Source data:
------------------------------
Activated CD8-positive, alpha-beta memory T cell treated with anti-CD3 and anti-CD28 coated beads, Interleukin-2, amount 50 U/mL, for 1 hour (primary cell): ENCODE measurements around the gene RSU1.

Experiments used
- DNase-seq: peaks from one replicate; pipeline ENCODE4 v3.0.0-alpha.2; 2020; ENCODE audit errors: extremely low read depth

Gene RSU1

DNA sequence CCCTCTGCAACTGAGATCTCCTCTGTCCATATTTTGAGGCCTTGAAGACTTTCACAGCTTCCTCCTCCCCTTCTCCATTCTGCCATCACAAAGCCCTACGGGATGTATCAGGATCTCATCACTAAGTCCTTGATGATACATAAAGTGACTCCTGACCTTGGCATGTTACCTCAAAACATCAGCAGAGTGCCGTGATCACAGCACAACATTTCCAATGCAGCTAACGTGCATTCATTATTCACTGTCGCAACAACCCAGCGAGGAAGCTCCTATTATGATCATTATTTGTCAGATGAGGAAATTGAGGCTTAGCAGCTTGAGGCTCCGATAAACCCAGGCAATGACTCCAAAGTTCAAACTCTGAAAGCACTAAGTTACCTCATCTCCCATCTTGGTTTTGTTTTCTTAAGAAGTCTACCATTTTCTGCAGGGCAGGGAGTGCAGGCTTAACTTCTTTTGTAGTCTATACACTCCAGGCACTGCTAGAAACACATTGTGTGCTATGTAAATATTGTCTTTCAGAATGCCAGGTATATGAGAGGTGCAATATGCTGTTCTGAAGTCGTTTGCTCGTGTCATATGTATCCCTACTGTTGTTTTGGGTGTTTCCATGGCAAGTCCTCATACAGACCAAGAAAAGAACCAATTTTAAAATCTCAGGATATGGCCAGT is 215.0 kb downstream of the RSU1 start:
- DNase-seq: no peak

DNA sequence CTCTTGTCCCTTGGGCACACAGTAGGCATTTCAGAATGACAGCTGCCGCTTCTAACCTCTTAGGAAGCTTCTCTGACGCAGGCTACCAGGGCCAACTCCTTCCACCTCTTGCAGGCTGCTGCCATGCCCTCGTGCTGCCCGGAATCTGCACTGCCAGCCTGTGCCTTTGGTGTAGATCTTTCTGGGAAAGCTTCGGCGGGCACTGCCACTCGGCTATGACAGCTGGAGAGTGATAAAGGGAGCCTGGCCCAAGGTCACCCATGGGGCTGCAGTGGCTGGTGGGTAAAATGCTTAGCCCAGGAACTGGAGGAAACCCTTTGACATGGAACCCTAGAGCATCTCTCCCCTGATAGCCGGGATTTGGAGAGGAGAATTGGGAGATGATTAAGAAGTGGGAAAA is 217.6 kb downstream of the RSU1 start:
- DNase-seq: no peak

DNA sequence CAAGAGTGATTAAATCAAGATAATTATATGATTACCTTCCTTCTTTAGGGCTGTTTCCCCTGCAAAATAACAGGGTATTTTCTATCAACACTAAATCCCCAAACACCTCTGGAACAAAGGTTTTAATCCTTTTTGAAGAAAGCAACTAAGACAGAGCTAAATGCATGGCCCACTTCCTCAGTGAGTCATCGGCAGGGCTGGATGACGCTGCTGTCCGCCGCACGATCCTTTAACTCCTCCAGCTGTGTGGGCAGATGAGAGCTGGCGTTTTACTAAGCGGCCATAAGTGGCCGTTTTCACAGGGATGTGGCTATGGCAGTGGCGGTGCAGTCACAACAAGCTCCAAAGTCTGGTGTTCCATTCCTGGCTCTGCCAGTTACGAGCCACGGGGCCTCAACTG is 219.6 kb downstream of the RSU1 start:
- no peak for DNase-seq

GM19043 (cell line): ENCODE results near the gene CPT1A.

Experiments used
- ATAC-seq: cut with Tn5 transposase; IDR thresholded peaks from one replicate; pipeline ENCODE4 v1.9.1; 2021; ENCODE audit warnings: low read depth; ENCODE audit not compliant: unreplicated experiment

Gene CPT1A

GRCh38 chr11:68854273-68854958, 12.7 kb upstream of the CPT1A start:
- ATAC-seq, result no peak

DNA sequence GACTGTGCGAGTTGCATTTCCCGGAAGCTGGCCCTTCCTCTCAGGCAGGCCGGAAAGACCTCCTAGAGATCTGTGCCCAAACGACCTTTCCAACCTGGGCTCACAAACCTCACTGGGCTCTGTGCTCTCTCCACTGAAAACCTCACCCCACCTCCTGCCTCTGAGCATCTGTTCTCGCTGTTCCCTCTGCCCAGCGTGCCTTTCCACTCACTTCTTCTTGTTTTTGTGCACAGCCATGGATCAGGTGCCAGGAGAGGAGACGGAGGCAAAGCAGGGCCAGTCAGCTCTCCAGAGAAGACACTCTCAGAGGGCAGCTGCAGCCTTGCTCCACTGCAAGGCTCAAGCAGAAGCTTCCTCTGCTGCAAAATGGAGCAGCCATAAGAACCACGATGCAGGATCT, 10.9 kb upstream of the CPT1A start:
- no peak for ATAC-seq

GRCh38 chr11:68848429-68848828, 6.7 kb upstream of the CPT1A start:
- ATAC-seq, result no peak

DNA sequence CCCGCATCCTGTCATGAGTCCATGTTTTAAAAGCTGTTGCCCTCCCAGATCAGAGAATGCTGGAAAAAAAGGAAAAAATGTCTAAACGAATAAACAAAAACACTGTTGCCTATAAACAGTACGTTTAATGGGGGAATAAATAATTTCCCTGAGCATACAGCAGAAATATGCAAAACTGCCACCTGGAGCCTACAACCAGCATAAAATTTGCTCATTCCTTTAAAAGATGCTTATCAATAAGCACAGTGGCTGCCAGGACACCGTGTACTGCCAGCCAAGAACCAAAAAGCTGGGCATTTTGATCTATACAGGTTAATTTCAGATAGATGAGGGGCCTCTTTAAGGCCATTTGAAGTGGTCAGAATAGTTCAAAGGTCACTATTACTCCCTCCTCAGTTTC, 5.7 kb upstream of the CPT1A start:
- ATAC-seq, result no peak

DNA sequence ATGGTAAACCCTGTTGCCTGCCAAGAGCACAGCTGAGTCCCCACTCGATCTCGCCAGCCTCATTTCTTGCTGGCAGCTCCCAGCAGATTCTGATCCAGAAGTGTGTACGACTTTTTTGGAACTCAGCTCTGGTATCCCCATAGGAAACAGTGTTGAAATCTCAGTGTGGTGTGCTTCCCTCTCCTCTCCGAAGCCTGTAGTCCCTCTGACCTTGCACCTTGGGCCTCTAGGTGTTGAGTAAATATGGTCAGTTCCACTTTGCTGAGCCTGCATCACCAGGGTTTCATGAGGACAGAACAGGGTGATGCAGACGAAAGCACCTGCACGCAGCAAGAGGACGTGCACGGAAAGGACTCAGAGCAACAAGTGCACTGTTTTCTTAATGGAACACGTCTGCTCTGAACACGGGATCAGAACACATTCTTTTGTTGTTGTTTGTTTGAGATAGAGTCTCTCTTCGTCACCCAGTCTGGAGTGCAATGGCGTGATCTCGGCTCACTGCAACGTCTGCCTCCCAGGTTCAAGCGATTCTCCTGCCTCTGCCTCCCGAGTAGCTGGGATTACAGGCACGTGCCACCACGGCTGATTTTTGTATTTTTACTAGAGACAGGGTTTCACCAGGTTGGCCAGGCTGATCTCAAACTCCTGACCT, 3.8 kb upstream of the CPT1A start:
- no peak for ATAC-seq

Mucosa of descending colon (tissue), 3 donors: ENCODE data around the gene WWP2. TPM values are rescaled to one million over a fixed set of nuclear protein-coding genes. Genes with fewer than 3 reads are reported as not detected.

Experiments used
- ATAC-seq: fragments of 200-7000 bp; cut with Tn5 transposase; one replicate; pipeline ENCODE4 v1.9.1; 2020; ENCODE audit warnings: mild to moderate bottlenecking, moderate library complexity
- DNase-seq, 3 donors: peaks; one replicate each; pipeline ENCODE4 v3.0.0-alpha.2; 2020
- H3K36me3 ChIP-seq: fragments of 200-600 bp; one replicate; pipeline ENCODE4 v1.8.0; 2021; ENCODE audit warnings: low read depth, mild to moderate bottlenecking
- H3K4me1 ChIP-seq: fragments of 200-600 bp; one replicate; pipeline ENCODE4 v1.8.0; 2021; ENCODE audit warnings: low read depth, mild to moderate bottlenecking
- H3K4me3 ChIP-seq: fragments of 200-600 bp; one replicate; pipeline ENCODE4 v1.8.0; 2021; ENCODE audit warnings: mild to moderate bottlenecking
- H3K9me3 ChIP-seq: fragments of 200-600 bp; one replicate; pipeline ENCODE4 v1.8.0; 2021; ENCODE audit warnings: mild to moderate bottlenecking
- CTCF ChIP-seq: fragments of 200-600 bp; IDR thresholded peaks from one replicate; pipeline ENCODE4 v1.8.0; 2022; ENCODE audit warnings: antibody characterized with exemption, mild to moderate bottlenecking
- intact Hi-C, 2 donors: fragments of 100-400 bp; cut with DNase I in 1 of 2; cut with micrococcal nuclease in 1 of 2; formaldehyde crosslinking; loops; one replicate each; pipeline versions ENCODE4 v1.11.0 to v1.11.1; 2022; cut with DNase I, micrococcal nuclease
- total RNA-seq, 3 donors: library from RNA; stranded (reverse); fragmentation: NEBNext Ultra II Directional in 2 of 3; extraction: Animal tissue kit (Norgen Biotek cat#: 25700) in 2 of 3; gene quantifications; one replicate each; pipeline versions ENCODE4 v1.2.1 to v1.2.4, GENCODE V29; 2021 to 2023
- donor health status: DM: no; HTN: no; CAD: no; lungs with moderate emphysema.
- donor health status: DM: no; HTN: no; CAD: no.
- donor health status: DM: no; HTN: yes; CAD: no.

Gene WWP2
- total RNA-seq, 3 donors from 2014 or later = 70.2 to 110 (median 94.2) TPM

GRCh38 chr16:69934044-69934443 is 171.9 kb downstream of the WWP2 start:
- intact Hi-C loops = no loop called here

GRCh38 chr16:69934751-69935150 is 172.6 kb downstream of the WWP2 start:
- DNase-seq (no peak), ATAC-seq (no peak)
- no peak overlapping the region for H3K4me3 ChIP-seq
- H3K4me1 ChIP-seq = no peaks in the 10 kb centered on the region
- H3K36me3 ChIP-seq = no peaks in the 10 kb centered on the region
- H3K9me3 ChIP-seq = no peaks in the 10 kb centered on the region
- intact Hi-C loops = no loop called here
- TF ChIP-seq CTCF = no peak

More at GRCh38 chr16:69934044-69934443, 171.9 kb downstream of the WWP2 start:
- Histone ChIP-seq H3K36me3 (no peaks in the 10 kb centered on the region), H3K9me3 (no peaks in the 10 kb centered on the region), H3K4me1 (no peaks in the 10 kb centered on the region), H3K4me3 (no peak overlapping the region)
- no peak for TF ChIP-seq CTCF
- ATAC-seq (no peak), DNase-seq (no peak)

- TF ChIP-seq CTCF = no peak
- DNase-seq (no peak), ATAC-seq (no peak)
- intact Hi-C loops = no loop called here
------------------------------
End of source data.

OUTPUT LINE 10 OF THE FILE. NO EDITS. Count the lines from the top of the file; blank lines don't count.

- no peak for DNase-seq